Video: “Slut Walks and Modern Feminism”

7 May

[Trigger warning for discussion of sexual violence and pornography.]

File this in the overflowing drawer marked “Gail Dines BRINGS IT”.

The video wouldn’t embed, so go watch the 35-minute program on the website for “The Agenda”.

Here’s just a few of my thoughts on Slut Walk and the video:

– Slut is a construct made up by males in order to demean women. Sluts do not exist. You can’t reclaim a word that was never yours to begin with.

-Jaclyn says that slut walk sends the message that “if you call one of us a slut, you have to call all of us sluts”. Yeah. MEN ALREADY DO THAT. They call all of us sluts because that is what most men thing of women.

-The interviewer’s framing is odd at times, and it seems that the pro-slut-walk guests are incorrectly understanding what Gail meant when she brought up male sexuality. She’s talking about porn culture, something that really hasn’t been confronted by liberal feminists.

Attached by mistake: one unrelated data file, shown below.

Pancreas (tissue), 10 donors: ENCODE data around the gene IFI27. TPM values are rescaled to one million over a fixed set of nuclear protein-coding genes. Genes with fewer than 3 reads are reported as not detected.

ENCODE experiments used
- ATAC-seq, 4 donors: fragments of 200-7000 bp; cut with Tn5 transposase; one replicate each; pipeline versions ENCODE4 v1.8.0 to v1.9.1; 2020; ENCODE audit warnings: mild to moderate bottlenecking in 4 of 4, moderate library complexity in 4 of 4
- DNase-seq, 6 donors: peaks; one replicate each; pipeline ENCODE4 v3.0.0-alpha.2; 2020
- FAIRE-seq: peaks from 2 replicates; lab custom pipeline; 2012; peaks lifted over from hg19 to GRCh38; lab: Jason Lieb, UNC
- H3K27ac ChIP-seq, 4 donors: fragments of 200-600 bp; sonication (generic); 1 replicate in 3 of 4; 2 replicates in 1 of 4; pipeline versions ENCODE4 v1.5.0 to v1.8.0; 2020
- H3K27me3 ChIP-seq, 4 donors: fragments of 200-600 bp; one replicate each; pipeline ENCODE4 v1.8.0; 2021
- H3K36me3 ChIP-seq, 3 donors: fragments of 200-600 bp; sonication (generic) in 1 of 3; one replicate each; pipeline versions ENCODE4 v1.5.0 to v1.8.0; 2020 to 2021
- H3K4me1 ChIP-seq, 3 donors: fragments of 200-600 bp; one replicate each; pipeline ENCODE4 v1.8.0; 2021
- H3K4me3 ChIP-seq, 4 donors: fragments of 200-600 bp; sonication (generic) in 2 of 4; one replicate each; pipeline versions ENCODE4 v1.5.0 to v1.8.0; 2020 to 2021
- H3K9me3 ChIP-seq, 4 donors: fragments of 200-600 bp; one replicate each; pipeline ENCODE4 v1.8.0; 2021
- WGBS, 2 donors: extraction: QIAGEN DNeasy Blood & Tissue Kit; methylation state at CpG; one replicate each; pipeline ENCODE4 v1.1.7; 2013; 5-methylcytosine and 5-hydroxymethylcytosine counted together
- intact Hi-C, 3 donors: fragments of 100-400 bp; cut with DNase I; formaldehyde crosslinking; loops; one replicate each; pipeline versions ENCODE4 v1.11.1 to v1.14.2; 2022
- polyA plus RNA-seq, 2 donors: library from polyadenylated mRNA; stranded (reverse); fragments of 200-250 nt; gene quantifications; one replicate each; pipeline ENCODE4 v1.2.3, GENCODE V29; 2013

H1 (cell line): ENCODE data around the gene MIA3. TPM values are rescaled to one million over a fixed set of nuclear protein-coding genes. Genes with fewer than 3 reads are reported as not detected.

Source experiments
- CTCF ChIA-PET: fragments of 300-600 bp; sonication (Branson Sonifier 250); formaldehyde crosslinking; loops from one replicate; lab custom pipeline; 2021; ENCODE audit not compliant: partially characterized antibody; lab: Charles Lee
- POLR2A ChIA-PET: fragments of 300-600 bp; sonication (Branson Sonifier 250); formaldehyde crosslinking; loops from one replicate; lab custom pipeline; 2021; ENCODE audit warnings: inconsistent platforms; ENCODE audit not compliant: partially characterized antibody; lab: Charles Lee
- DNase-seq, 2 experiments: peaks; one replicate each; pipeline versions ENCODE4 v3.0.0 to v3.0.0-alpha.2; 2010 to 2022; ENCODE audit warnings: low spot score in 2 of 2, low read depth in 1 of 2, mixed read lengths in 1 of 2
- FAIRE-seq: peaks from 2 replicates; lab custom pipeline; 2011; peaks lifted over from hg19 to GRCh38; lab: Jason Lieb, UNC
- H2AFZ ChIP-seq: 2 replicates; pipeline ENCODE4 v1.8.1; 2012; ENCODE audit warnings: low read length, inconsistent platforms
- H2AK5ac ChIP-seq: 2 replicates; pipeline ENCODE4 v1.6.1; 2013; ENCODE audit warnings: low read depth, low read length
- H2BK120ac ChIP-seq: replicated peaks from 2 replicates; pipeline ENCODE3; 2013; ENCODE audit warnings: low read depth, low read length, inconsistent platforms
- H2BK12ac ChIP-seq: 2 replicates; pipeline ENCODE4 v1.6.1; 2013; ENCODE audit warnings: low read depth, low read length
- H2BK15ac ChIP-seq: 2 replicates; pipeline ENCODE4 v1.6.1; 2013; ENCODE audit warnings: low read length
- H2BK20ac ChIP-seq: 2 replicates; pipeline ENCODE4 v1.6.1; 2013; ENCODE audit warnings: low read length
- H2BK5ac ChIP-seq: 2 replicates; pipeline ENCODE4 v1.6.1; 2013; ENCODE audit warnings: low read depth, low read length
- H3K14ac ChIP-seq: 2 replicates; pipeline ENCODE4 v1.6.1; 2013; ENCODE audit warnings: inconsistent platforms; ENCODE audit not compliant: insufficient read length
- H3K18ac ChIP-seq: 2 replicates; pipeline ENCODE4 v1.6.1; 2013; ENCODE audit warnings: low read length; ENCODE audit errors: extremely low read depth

-Finally, as a younger feminist who is a victim/survivor and who has been harmed by pornography, Gail Dines does speak for me.

[Updated May 10, 2011 to add the following additional comments:]

This whole thing is just so bizarre. I mean, totally in keeping with liberal feminist sex-pozerism, but really… you’re actually calling it a Slut Walk? I was thinking today about what Suzanna Walters says in her “From Here to Queer” article about reclaiming language. Could you imagine something like a “Nigger Walk”, “Kike Walk”, or even “Faggot Walk”? Allies welcome to join! Ugg.

I’m absolutely puzzled as to why the response here to being called a slut is, “Yup, we are exactly what you say we are! You’re right. Women ARE sluts!” As if the police or dudes give ONE shit about your ‘nuance’.

Documentary: “The Perfect Vagina”

31 Mar

[Trigger warning for body hatred miscellany. Warning for some graphic images of surgery.]

No, it’s not a perfect, radical-feminist-y film. And, yes, it should be ‘vulva’ instead of ‘vagina’. It’s still worth a watch if your emotional fortitude allows.